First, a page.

Living and Dying

A childhood friend’s mother died recently. Yes, she died. She didn’t “pass away.” I don’t like that term. It’s like saying we don’t want to talk about, well, you know, that thing that happens to us but we don’t want to acknowledge that it happens. Because it scares us. Because is causes great anxiety in us. Because we don’t want to, you know, that thing we don’t want to say.

Which, as it turns out, may be the worst thing we can do when it comes to truly living happy, meaningful lives.

Arthur C. Brooks says, “Want a better 2016? Try thinking more about your impending demise.” (NY Times, January 9, 2016) He writes about a visit to Thailand where he encountered Buddhist monks who contemplated photos of corpses in different stages of decay. The reason? It is a reminder that they, too, will ultimately experience the same fate. And the awareness their own mortality leads to  better living.

Thinking about our own death can help us reorient our life goals.

Need more proof? Ok. A study printed in the journal Science in 2004 revealed that when women were asked to  share their satisfaction in daily living revealed that they derived more satisfaction from prayer, worship and meditation than from watching television. Yet, they were spending five times more time watching TV than from engaging in spiritual practices. Go figure.

The American Time Use Survey from the Bureau of Labor Statistics for 2014 revealed we spent four times longer watching TV than “socializing and communicating,” and 20 times longer on TV than on “religious and spiritual activities.”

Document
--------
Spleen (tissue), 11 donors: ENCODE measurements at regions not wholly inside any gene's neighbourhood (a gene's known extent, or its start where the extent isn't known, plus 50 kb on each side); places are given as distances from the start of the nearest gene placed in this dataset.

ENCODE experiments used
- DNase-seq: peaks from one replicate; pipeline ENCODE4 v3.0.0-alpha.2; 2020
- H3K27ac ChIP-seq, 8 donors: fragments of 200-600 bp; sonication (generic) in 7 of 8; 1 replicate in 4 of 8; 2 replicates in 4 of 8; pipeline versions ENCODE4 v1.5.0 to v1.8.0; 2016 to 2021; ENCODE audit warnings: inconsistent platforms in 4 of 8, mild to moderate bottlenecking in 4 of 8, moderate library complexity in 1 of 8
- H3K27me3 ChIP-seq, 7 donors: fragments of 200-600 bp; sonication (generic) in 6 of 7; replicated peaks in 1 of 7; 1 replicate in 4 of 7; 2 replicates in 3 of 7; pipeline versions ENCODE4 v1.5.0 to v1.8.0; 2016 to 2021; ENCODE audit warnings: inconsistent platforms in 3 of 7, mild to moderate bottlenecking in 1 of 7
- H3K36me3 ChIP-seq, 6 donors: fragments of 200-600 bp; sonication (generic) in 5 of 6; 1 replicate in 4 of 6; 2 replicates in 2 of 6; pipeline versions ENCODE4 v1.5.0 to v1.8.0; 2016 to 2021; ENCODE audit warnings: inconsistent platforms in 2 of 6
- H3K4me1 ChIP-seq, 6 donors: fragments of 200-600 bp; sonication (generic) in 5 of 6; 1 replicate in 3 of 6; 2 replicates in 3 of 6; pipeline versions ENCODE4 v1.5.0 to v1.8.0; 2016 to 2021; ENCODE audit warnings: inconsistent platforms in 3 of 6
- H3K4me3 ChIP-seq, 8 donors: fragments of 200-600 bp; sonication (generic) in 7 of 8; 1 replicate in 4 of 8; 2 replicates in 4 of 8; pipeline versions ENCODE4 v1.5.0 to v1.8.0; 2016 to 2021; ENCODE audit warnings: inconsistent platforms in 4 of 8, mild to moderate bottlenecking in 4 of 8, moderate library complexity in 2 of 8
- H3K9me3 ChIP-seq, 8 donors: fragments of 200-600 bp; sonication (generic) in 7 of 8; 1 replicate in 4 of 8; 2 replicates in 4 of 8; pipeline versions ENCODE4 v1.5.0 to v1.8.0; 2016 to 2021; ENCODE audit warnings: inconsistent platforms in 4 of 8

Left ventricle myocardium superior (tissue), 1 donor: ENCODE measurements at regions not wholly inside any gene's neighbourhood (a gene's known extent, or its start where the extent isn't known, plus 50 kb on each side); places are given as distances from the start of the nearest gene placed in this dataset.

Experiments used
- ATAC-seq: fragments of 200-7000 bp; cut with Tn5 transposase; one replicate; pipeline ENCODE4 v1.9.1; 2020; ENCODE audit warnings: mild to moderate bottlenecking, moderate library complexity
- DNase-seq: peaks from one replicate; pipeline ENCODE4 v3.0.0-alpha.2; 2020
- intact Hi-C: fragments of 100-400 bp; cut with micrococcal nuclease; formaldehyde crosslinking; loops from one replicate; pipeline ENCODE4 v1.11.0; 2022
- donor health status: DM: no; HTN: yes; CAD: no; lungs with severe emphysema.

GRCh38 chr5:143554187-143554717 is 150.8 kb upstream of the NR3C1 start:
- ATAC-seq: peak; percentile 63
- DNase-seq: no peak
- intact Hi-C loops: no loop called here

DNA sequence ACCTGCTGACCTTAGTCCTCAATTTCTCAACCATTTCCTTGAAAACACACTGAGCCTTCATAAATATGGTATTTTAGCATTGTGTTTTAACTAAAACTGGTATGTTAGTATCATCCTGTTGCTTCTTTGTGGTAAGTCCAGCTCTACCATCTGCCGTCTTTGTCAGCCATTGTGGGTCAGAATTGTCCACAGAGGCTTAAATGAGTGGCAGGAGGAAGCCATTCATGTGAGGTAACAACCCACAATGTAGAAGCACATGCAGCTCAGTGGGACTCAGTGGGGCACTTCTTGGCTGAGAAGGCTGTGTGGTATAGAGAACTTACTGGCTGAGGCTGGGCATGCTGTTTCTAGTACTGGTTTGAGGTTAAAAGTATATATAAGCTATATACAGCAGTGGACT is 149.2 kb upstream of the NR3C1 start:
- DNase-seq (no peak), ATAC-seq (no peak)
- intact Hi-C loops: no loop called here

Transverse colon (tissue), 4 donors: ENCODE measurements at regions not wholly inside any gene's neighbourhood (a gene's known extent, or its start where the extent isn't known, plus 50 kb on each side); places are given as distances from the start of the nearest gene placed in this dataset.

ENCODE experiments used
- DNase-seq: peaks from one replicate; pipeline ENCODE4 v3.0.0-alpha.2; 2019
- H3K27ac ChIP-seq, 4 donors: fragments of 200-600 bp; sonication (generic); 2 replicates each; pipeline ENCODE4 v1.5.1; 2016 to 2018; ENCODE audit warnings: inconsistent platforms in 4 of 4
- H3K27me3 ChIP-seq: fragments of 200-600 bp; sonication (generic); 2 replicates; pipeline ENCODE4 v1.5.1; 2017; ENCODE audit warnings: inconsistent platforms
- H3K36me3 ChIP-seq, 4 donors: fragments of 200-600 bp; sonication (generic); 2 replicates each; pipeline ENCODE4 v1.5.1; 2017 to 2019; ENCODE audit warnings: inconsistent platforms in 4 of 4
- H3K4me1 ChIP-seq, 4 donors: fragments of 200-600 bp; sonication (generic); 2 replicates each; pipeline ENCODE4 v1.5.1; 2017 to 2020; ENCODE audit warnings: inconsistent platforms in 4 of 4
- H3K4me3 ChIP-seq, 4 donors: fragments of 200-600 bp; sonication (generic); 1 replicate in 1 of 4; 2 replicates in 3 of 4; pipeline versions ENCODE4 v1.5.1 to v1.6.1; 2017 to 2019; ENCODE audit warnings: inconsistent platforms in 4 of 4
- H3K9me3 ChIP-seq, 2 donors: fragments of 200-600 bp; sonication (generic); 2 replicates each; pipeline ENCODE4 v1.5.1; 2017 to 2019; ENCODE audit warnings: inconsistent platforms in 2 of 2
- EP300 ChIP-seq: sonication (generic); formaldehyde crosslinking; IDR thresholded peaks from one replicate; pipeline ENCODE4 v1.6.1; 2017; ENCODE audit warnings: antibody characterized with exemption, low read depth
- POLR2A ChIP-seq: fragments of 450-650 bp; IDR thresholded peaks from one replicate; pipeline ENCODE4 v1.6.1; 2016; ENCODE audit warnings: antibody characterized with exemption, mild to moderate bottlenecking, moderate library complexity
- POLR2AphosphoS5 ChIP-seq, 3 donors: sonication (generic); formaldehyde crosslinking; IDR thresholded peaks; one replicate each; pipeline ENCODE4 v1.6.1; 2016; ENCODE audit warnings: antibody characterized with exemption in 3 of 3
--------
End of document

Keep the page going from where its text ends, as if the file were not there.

All this to say we spend more time wasting time on things that don’t really matter than we do on the things we say really do matter. Why do you think that is?

I think it is because we spend most of our time thinking about the past or the future and little time in the present. Which is a distraction. All we really have is the present.

As a preacher I can tell you that a study of people’s attention during sermons, the average time a person listens is 7 minutes. And it is 7 nonconsecutive minutes! I kid my church family I preach the same sermon every week. When they finally begin to say, “Hey, we’ve heard that before.” I’ll preach another sermon.

Now I don’t think making a New Year’s resolution to stop being distracted and wasting time will be helpful in the long run. What I think will be helpful, and lasting, are ways we can raise our consciousness about our mortality. We all will die someday. Here are a couple of things you might consider, things that might create a better 2016. Maybe those Buddhist monks are on to something.

Plan your funeral. How do you want to be remembered? And do the things that will insure that’s what will happen.

Live 2016 as if it is your last year. How will you prioritize your activities? What about your relationships? Do you have a “Bucket List?”

Lastly, here is a prayer I use in what we call services of death and resurrection. Maybe it will be helpful for you.

God of Love, you who gave us life. We recognize your grace in all we say and do. Speak to us once more your truth about life and death. 

Help us to live as those who are prepared to die. And when our days here are accomplished, enable us to die as those who go forth to live, so that living or dying, our lives may be in you, believing that nothing in life or death will be able to separate us from your unending love in Christ Jesus, our Lord. Amen.